Working on a Mando costume based loosely on and inspired by the 1313 Fett and am only going to have one gauntlet for now. Was going to buy some ESB gauntlets, but only need one and decided I wanted to build myself and have some fun with it.
To start, I grabbed WOF's gauntlet templates (thanks WOF!) I'm using the right-arm gauntlet only and am basing my design off of it, not doing a full build.
- 3mm Sintra for gauntlet shells (2 layers according to templates)
- 5mm foam board (for attachments)
- DAP spackle (to fill in creases and joints)
- Rustoleum Epoxyshield Concrete Patch and Repair (Home Depot)
- Evercoat Glaze and Spot Putty (red - O'Reilly's Auto Parts)
- Various grits sand paper/blocks, wet and dry
First thing was to print the templates. On my printer they were very small, so I had to print them at 310% for them to fill the page correctly. This size was reached after some trial and error
I cut out the shell templates for the top and bottom shells and traced them onto 3mm white Sintra. I formed them using near-boiling hot water and first wrapping them around a 2-liter soda bottle for initial shaping and then several steps of reheating and placing around my arm for final shaping. If found that if I used a heating gun there was a tendency for them to get too hot and they would warp a little.
I used the templates to create the attachment pieces with foam board, adjusting to allow for the 5mm thickness of the board. As you can see from the pics I altered the final shapes a little as I am not building them exactly like the templates.
Once I had the foam board pieces the way I liked them, I glued the top attachments on with hot glue (being careful not to melt the foam) and once that was dry I used the DAP spackle to fill in the joints and seams. It goes on pink and dries white. I then sanded these areas smooth.
My plan for the side attachment is to use it as a means to hide the hinges on the outside of the gauntlet. Since starting the build and attaching the hinges I realized I could have inverted the hinges and mounted them flush, but in any case I do not want them showing. My plan is to use rare-earth magnets to attach the side attachment cover at the end of the build.
I coated the shells using Rustoleum Epoxyshield Concrete Patch and Repair. I found it in the paint department at Home Depot. It goes on kind of thick and dries quickly so you have to use small amounts and work fast, but it is very solid and created a really sturdy shape that I then sanded using a Dremel at first and then finished up using 80, 120, 220 and then 400 grit sandpaper. It takes some elbow grease, but it makes for a pretty durable shell.
Next I used the Evercoat Glaze and Spot Putty to fill in valleys and gaps, etc. I picked it up at my local O'Reilly's Auto store for around 9 bucks for a 1lb tube. Again, this dries very quickly so I typically fed it onto a popsicle stick or spackling knife and put it in place. You don't want to put a lot on at once, so if you have a deep area to fill it's best to put it on in layers. It dries to a sandable consistency within 20 minutes or so. I used an 80 grit sanding block to do initial shaping (you do not need to put a lot of force into it) and finished up with 220 and 400 grit wet sand paper to smooth it out and feather it.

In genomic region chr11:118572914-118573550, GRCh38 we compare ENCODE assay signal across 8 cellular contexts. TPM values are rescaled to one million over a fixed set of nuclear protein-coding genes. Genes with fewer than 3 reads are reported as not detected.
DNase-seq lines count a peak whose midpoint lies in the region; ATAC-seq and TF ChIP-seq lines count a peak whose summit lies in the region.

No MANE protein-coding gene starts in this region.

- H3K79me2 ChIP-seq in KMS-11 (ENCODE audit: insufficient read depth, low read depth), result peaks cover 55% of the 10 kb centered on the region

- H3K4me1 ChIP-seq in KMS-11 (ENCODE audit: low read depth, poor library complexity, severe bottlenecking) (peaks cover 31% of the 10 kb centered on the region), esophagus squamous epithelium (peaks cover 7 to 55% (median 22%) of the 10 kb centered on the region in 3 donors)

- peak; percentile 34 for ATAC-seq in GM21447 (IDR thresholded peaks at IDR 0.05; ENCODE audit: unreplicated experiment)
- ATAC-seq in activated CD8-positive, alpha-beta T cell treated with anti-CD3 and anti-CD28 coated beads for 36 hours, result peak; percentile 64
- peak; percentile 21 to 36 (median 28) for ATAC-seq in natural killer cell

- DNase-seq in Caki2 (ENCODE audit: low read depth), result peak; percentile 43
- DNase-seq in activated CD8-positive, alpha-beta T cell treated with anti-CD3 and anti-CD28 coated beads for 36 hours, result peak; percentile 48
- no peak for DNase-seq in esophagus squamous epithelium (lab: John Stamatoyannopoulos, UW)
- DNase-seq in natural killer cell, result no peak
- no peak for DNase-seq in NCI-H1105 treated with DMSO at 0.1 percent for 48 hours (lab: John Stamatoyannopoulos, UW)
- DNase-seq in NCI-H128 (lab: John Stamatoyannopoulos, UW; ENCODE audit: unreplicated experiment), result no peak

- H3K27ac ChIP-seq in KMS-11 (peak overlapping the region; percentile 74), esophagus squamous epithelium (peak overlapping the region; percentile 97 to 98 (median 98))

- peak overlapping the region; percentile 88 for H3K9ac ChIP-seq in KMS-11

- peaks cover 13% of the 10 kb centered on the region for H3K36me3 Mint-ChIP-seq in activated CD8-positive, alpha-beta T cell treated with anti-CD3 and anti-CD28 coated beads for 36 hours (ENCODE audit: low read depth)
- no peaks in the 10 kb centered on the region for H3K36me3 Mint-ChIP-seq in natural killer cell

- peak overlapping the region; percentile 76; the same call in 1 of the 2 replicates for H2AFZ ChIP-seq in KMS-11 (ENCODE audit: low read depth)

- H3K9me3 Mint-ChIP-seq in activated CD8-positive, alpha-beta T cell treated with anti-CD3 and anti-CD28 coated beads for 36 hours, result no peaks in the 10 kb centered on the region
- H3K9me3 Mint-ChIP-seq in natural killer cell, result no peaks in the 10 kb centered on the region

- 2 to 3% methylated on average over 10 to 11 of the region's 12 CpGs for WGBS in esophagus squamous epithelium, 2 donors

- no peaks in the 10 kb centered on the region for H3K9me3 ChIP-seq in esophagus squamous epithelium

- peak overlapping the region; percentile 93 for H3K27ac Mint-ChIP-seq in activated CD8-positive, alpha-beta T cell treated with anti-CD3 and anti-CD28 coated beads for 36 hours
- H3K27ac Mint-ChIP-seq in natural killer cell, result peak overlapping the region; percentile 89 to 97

Next I began painting the shells. I started with a couple coats of gray primer, followed by two coats of black primer. Then I added two coats of metallic silver. (Note, for a really cool metal effect, spray the black and before it dries spray on the silver. The result is a steel-look with really cool shadows, which I discovered by accident but then painted over later since I'm not leaving them that way.)
This next step I should have done before putting on the epoxy as it would have been much easier, then the epoxy coat would have been sufficient cover. Anyway, I routed out spaces for the hinges and glued them in with hot glue, then covered them with the spot putty. Again this took several layers and some sanding and feathering to have it blend smoothly. I then had to primer and repaint the area using the process above. It would have been easier to do this part before coating with epoxy
I did not fill in ALL of the spots and nicks, etc. as I decided they would make for some good battle damage. After all, we're going for the used and beat up look I coated them with a watercolor painting mask I picked up as Michael's in the watercolor paints. It goes on kind of like a rubber coating and after painting your top coat you can peel it off and the silver underneath with be preserved. I think overall it came out with a kind of hammered metal look
I realized I wanted to put the little indentations from the templates in the gauntlet, and again I should have done this before the epoxy step. Oh well I used the template to mark them off but then decided I wanted them smaller (shorter) in order to fit a little better. I traced them onto the shell and then taped them off and will route them out then sand, primer and paint AGAIN lol.
Next up I will start my final top coat colors and apply battle damage, then install the electronics.